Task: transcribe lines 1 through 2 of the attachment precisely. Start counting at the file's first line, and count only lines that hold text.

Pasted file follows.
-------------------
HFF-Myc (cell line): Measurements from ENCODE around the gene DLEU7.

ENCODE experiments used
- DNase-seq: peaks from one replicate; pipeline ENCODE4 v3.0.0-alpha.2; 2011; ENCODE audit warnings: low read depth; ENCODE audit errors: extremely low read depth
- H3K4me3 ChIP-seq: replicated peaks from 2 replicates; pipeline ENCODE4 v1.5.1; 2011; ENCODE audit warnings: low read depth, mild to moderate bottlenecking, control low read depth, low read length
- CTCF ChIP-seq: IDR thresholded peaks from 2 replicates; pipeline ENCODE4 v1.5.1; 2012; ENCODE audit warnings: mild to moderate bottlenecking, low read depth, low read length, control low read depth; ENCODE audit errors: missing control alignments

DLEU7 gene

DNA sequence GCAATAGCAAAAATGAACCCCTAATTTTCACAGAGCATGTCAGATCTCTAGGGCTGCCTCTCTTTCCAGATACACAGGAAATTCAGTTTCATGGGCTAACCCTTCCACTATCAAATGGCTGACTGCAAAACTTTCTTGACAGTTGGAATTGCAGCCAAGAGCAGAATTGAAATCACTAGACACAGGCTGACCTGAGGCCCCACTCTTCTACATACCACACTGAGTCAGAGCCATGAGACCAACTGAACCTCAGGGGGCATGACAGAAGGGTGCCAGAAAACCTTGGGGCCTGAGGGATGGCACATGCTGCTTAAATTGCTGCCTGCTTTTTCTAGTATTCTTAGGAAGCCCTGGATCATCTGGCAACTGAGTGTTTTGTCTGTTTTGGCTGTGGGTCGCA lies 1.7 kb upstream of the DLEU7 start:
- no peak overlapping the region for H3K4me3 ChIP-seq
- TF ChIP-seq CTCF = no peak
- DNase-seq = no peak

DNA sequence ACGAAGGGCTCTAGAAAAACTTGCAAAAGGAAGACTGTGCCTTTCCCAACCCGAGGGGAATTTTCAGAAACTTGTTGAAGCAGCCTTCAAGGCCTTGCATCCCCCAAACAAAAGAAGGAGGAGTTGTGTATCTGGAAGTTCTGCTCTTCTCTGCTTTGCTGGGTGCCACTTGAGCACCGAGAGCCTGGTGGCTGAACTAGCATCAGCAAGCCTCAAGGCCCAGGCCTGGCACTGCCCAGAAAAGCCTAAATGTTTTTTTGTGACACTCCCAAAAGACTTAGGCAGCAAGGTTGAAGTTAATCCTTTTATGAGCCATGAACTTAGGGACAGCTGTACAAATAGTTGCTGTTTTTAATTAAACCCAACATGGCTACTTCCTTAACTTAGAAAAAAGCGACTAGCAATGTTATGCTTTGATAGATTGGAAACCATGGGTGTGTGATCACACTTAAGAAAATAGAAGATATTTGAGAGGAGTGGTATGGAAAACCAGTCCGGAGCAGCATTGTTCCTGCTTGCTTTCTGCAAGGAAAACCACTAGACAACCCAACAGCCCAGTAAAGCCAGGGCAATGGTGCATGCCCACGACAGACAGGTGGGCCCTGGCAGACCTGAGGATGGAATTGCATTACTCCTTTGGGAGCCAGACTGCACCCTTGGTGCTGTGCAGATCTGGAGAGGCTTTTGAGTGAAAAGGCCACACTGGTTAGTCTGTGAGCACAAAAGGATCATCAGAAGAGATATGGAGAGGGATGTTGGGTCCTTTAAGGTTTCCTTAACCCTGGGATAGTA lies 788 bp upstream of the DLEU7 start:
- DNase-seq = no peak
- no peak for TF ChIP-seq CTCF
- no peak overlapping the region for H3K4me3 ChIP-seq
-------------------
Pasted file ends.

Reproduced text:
HFF-Myc (cell line): Measurements from ENCODE around the gene DLEU7.

ENCODE experiments used